The following, somewhat lengthy but interesting article, may appeal to those among us who are fascinated by the history of our industry. It gives us a different perspective of the evolution of security from its humble beginnings to today’s “high tech” approach. Undoubtedly in the future, our “state-of-the-art” technology will also seem equally as quaint and outmoded.

“The need for security and the need to sound an alarm when the security has been threatened have always been with us. Early on, man devised methods of warning himself and others of danger. The threat may have come from natural causes such as fire and flood or from an attack by enemies. These warnings were sometimes as crude as drumbeats, the sounding of gongs, or the trumpeting of horns.

As civilization developed, alarm mechanisms became more sophisticated. Smoke signals, colored rockets, or heliographs that used mirrors to flash reflected sunlight messages from one mountaintop to another were often used. The industrial revolution that began in the early 1800's brought masses of people to cities and ushered in the age of technology. In the early 1800's sounding the Fire Alarm was crude. The more advanced cities provided bell ringers stationed in city buildings, towers and church spires to sound an alarm when a fire was spotted.

In 1835, a fire in New York City leveled 700 buildings and caused between 20 and 40 million dollars in property damage. The major cause for this enormous loss was that almost all the warning bells sounded. The fire brigades became confused and many were ineffective in stopping the fire. To correct the problem, New York City officials devised a more reliable system. The city was divided into districts and sub-districts. Each district was served by a fire lookout in a tower. The entire city was supervised by a lookout post in city hall. By 1842 each sub-district was equipped with a distinct bell. This enabled each local fire brigade to recognize its own alarm. These steps improved the system but communications between towers was still difficult.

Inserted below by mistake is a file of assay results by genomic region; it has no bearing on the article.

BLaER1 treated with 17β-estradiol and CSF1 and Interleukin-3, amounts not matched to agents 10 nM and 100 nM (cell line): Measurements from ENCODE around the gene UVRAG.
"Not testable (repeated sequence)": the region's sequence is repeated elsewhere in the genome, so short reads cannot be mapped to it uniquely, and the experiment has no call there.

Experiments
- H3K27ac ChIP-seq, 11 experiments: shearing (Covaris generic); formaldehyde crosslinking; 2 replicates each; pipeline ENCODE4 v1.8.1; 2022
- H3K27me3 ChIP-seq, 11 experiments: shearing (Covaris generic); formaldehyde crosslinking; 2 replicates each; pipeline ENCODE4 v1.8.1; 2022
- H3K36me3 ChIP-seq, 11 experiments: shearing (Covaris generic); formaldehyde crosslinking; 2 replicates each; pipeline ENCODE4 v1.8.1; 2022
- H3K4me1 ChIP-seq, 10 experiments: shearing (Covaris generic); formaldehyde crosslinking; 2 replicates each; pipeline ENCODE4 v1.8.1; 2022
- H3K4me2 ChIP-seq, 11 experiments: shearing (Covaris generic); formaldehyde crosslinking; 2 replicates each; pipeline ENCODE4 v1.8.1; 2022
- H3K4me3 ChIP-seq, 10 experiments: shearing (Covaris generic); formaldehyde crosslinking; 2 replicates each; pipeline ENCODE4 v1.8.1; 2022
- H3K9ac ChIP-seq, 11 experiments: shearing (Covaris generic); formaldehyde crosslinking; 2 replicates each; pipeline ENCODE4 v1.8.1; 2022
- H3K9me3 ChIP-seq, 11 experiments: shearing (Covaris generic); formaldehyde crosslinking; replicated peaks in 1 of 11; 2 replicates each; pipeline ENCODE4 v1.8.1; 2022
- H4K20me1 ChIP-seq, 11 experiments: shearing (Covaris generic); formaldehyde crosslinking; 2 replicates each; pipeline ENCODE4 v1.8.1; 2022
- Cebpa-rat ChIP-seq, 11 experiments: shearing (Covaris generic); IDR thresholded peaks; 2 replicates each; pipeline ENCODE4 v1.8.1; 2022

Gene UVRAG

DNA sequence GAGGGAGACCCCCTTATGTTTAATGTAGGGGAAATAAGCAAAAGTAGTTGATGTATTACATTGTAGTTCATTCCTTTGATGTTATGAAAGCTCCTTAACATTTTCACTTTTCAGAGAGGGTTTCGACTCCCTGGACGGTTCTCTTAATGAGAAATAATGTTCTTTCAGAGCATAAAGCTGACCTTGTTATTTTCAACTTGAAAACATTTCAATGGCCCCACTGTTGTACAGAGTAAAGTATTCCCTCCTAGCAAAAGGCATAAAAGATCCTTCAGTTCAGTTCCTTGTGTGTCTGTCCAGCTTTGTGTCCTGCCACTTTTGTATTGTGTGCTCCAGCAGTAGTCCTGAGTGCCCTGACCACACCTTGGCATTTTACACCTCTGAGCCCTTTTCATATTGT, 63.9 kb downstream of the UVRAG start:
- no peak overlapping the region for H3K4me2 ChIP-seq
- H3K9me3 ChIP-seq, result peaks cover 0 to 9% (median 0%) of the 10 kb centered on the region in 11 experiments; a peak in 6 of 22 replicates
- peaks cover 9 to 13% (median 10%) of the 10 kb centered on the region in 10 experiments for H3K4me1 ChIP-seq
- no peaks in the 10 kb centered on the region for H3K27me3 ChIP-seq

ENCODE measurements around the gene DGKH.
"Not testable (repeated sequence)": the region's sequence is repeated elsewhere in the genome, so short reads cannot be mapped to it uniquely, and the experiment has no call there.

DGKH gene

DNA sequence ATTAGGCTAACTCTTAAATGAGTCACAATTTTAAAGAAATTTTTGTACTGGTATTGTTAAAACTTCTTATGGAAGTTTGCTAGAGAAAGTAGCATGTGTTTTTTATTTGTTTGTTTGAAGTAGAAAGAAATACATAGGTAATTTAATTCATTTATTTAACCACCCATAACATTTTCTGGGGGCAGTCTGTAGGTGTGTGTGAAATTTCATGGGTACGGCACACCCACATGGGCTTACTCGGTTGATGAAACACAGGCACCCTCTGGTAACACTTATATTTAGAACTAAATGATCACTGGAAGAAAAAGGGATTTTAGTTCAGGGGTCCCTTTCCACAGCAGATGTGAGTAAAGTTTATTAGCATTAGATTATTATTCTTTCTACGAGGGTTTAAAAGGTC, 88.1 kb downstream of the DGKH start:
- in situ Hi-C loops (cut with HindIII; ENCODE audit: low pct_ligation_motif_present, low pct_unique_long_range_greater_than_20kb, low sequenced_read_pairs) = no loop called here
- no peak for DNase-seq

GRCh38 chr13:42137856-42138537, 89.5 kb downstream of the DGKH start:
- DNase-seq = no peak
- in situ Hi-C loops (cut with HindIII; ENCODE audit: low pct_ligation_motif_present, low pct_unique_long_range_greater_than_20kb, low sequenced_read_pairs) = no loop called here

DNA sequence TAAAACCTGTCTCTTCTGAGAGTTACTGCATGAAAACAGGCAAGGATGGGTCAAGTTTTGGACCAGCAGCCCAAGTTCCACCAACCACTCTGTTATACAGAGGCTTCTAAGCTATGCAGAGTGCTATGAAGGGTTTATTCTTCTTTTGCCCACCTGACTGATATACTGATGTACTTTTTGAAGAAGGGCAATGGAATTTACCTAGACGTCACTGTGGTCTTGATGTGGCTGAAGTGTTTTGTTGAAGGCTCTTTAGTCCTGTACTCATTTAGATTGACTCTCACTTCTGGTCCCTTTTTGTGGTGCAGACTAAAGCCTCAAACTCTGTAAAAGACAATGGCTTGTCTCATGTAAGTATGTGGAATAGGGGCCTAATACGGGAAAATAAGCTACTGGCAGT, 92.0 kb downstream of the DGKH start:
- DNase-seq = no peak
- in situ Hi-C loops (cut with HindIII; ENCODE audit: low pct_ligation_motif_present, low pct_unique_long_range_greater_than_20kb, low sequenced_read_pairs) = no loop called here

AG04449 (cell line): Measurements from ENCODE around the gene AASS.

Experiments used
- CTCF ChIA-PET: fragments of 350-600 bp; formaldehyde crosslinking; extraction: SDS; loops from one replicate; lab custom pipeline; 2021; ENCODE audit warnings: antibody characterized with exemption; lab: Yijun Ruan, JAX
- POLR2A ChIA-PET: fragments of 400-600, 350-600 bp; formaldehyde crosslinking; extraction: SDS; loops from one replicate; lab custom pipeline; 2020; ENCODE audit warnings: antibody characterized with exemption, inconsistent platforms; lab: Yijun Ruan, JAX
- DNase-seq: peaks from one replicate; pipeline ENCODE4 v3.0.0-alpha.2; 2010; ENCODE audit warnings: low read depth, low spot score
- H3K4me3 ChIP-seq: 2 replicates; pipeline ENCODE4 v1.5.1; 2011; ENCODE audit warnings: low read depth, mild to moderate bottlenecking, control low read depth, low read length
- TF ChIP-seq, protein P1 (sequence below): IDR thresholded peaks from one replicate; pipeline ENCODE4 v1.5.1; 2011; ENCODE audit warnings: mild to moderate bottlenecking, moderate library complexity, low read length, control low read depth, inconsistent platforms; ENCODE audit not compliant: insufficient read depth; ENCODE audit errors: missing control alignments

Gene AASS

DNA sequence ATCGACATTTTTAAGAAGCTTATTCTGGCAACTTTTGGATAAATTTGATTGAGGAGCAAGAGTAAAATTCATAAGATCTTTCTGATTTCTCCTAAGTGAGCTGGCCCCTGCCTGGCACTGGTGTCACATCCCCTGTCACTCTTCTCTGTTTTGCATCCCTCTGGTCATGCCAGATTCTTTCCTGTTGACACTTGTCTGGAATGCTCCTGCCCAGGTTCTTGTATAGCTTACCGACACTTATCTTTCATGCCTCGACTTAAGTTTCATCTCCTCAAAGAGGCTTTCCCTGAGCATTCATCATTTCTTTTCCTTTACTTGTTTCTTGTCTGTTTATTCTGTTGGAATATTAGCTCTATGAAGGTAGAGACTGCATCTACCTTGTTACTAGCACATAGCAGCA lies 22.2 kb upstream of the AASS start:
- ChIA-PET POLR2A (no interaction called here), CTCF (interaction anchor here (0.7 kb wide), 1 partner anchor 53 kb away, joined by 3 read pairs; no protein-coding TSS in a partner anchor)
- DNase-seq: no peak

In 1847 New York City's chief engineer Cornelius Anderson, added the newly developed telegraph to the system. The fire lookout towers were wired to the central lookout post. The telegraph was also wired from the central lookout post to each fire station. This was a tremendous improvement over past practices because a local lookout could immediately report the exact location of a fire to a central lookout post, which in turn could immediately wire that location to the nearest fire station. Those stations, upon receiving the alarm, could in a very short time, be dispatched to the fire.

The Central Monitoring Station concept was improved upon by Dr. W. F. Channing and Moses Farmer in Boston. They developed a “call box” that when pulled sent (telegraphed) the message to the central location. The message included a location code that identified the call box. The code, a series of dots and dashes was generated by a rotating notched code wheel connected to a switch contact in the call box mechanism. When the call box handle was pulled, the wheel would rotate and telegraph a series of location codes to the central location. Boston approved the new technology in 1851. By 1854, Boston had 42 call boxes wired to a Central Monitoring Station. The monitoring panel in the Central Monitoring Station included a crude printout device that inscribed the received location on a piece of paper to produce a visual record of the alarm. The call box system was so successful that New York and many other cities soon adopted it. The call boxes found in most modern Alarm Systems are surprisingly similar to the early Boston boxes. Early Burglar Alarm Systems used trip wire and mousetraps. In June 1853, Augustus Pope of Somerville, Massachusetts was granted a patent for an "Improvement in Electro-magnetic Alarms." Pope's Burglar Alarm was intended for home installation. He used magnetic switches or contacts to protect windows and doors. The switches were wired to a battery and a vibrating bell. The bell was mounted in the homeowner’s bedroom. When any of the switches was closed, the bell would ring. In 1857 Pope sold his patent to Edwin Holmes, a New England businessman who owned a notions and sewing supplies store and was a manufacture of hooped skirts. Holmes invented and developed many of the devices and techniques still in use in the Alarm industry today. When Holmes acquired the patent, he faced a myriad of problems. The first was supplies. At the time, there were no suppliers of electrical wire and equipment. There were, however, a handful of shops that were beginning to manufacture electrical devices. Holmes was fortunate to be located within 1000 feet of one of the first electrical stores in the country, Hinds and Williams, in Boston. The Hinds and Williams store was frequented by the early electrical pioneers such as Moses Farmer and Thomas Watson who were to help Alexander Graham Bell invent the telephone.